In an interview on Thursday, Guillaume Poupard, the head of the National Cybersecurity Agency of France (ANSSI), said the hack was “so generic and simple that it could have been practically anyone.”
According to Poupard, the simplicity of the attack “means that we can imagine that it was a person who did this alone. They could be in any country.”
The leak of Macron campaign data contained 9 gigabytes of emails, images and attachments dating back several months. At the time, the French authorities called on the national media not to report the contents of the leak, saying that doing so would violate election rules to stop campaigning a day ahead of an election.
Macron, who opposed National Front leader Marine Le Pen in the run-off for the office of president, made his opposition to alleged Russian meddling in the election a point of his campaign. While he and his team didn’t directly accuse Russia of being behind the May 5 hack, many media reports of the incident speculated that Moscow may have made a last-ditch attempt to undermine Macron’s position before the poll.
The candidate also barred RT and the Russian news agency Sputnik from his campaign HQ, accusing them of spreading false information about him. His team failed to provide any examples of such misreporting.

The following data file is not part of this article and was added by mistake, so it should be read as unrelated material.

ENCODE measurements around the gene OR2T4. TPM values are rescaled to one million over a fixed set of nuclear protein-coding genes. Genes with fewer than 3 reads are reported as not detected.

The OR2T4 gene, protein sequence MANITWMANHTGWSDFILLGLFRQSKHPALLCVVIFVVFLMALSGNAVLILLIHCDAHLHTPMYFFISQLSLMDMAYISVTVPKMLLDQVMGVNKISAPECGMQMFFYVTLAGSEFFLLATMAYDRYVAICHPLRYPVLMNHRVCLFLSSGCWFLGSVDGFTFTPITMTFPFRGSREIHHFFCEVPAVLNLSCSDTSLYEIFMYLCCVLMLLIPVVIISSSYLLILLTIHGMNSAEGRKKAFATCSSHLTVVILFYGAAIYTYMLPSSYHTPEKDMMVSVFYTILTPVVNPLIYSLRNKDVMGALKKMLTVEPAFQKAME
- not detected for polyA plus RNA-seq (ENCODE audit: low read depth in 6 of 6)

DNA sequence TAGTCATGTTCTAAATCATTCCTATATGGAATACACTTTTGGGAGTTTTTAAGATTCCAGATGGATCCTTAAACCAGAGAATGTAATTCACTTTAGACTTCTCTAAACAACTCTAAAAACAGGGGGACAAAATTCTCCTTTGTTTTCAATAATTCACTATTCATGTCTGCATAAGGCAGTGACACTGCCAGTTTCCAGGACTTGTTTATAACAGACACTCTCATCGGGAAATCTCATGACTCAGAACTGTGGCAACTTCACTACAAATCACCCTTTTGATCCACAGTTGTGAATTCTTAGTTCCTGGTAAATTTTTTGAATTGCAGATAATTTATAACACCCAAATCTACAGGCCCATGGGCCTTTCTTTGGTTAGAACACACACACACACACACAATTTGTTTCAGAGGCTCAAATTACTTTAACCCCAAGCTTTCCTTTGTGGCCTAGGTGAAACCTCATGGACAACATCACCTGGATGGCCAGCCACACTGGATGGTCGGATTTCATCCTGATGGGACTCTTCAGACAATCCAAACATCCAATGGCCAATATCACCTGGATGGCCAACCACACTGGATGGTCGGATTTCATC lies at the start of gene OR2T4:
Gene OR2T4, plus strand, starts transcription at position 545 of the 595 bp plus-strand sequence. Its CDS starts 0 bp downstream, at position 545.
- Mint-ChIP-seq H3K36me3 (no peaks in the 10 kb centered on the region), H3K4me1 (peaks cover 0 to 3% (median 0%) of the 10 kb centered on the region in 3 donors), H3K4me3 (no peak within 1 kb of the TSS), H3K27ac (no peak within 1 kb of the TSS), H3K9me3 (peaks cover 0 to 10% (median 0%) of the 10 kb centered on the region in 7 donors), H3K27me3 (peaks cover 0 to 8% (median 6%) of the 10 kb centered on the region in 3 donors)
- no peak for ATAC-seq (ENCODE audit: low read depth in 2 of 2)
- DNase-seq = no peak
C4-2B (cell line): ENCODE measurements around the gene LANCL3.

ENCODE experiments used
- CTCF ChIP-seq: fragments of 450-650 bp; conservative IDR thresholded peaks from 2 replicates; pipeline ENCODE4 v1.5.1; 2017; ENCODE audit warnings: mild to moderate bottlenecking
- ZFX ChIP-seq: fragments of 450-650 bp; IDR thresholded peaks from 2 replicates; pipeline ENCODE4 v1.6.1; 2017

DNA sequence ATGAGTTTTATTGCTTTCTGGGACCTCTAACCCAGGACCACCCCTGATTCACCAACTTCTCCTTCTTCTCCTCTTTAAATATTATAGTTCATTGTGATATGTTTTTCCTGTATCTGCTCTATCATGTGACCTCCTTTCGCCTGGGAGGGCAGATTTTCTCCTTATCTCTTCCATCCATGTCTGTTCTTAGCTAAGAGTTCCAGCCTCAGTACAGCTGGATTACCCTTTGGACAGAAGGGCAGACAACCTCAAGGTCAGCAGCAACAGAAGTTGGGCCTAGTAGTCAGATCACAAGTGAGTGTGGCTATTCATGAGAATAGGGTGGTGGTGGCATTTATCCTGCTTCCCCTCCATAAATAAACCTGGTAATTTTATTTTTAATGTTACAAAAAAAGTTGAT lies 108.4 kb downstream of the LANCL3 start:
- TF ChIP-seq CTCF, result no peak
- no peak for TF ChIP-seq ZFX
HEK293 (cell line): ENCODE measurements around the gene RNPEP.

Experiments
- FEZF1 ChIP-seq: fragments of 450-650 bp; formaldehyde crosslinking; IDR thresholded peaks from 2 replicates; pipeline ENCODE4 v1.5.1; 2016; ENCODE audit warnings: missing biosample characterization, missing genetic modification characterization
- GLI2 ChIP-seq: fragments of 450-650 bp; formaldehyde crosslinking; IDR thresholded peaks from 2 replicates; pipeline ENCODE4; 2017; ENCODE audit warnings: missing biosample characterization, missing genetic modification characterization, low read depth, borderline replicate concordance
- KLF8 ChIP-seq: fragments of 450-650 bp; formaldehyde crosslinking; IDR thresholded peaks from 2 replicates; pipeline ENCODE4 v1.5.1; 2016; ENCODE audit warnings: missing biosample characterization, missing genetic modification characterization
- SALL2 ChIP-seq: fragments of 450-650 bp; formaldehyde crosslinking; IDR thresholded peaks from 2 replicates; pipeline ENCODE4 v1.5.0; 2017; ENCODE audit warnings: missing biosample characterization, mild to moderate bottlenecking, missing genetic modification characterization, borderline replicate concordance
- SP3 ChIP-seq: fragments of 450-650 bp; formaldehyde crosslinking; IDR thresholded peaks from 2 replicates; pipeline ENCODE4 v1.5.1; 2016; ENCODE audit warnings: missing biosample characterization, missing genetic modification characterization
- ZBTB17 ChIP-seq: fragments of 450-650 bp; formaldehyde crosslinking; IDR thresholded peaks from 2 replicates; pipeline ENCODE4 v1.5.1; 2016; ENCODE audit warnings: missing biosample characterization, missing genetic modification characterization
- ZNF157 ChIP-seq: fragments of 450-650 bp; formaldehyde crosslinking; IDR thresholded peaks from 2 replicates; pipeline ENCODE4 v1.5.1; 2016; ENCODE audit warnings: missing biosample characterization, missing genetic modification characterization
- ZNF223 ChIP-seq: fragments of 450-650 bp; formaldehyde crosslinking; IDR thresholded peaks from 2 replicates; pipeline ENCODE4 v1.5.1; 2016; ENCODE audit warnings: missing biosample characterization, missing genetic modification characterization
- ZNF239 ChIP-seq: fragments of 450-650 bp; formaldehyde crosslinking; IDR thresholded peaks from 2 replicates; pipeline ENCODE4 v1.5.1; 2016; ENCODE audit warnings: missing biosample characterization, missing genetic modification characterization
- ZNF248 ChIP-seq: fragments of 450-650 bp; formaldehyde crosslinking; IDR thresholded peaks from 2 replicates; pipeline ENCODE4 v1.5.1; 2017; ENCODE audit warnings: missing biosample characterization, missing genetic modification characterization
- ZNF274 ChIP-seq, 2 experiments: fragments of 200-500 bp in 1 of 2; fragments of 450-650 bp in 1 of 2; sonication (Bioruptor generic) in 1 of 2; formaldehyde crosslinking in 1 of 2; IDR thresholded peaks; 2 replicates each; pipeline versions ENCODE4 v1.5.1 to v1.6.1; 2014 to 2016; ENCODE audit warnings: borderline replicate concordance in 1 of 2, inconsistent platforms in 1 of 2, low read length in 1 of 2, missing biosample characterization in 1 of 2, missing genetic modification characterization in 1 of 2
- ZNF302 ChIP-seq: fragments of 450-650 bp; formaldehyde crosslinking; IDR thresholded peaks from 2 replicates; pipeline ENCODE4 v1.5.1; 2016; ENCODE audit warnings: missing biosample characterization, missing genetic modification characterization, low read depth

Accusing Russia of interfering in election processes has become a recurring theme in the West, after such claims was offered as an explanation for Hillary Clinton’s defeat by Donald Trump in last year’s US presidential election. Some critics of Trump claim that he and the Kremlin conspired to undermine American democracy.
APT28 is the designation for the alleged perpetrator of several hacking attacks, including the one that resulted in a leak of embarrassing Democratic National Convention emails. The group, which was dubbed Fancy Bear by cybersecurity firm CrowdStrike for its never-proven connection to the Russian government, was reported as the likely suspect in the Macron campaign hack. Poupard’s interview indicates that this was not the case, however.
Moscow has denied any interference in other nations’ electoral processes, including through hacking. No evidence of a Russian government cyber operation to influence elections in another country has been made public.